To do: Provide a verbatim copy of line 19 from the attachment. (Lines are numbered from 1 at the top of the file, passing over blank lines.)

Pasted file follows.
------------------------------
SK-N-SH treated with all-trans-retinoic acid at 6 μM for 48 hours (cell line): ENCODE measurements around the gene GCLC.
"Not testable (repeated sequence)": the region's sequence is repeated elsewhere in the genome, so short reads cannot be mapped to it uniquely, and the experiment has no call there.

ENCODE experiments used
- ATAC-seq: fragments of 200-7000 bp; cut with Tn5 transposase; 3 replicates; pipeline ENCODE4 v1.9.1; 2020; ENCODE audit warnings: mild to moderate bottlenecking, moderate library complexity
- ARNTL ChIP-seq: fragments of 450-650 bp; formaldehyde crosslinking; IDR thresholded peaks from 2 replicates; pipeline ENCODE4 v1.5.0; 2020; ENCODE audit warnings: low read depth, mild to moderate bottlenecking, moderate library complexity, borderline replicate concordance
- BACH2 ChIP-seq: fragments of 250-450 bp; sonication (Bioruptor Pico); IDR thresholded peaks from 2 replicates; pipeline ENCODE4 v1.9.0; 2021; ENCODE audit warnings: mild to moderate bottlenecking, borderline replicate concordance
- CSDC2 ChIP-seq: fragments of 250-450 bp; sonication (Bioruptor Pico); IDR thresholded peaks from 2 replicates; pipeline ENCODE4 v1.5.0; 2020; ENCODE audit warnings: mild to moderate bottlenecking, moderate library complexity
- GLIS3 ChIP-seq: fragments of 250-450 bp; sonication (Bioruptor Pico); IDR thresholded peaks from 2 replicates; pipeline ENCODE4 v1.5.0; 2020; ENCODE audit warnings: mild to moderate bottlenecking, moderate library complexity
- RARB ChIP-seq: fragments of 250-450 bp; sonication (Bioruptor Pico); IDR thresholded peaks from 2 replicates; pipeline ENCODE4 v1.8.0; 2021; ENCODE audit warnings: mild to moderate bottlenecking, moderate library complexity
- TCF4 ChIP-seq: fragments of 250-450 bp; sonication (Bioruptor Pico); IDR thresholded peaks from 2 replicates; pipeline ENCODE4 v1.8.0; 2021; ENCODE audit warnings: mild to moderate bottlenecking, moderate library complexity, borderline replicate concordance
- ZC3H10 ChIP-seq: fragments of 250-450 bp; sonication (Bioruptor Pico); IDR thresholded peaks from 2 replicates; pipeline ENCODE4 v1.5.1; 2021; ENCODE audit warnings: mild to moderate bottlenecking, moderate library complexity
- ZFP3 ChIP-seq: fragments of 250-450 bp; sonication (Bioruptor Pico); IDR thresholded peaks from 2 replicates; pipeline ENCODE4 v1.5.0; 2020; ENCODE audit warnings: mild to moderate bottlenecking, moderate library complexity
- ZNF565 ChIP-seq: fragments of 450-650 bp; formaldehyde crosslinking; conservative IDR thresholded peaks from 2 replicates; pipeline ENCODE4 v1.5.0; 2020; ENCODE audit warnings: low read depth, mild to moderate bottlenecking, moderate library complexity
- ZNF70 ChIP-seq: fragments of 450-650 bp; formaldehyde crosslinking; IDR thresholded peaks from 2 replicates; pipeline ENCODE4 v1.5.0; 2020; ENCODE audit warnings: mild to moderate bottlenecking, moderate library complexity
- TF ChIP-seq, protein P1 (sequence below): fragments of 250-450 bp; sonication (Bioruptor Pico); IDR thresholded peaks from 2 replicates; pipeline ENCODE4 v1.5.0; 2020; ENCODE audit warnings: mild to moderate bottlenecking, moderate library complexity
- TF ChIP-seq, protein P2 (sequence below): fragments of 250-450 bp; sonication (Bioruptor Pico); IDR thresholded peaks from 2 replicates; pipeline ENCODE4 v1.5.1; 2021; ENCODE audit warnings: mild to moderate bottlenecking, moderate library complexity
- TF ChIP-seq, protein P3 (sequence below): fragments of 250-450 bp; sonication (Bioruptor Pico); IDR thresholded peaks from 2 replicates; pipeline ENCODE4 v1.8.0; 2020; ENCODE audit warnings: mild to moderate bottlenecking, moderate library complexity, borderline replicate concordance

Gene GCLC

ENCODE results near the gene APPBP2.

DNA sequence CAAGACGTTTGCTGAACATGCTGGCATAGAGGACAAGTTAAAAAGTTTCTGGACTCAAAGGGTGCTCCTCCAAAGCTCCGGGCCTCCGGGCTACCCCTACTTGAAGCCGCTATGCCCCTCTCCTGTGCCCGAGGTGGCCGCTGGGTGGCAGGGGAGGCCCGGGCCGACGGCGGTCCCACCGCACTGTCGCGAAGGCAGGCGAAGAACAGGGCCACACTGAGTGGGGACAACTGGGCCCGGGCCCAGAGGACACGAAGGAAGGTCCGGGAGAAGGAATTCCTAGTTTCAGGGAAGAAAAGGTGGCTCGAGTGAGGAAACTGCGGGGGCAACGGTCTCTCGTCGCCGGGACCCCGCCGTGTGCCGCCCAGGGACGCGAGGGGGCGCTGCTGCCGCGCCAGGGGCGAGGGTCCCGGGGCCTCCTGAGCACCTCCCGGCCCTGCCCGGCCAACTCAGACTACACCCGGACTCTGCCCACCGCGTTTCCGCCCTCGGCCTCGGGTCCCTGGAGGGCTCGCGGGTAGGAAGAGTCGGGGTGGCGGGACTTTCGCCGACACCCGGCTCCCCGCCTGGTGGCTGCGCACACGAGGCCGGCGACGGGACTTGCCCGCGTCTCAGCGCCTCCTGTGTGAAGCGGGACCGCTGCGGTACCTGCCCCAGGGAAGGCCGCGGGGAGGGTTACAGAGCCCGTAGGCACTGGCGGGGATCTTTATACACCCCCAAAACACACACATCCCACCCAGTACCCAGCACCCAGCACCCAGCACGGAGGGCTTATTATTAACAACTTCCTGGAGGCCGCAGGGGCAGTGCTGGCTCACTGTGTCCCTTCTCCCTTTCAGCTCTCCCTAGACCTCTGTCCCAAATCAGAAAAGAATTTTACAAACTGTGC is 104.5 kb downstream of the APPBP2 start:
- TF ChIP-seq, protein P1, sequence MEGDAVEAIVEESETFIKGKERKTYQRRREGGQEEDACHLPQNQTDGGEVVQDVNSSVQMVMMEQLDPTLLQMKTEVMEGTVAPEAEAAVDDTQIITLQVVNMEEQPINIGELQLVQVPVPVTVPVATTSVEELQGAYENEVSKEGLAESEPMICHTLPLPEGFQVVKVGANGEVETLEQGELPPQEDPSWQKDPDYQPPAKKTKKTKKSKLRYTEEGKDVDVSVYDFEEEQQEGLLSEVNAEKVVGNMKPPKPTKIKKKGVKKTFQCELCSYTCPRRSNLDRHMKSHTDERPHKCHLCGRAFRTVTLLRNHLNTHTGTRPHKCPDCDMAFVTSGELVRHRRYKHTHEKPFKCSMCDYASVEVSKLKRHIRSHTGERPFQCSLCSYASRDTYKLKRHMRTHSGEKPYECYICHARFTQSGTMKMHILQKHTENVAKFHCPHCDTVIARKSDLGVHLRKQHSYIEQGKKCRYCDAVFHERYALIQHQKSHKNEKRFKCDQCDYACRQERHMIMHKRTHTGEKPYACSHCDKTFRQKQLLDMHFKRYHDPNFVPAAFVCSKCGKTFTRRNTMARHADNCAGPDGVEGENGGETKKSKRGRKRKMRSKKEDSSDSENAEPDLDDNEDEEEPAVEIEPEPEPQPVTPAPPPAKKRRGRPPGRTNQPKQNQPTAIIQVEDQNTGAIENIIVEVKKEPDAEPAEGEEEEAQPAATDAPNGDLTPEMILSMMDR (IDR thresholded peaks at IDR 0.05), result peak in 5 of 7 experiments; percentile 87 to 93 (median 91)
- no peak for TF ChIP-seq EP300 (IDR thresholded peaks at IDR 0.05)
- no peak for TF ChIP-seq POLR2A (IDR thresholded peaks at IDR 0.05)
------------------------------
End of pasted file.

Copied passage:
ENCODE results near the gene APPBP2.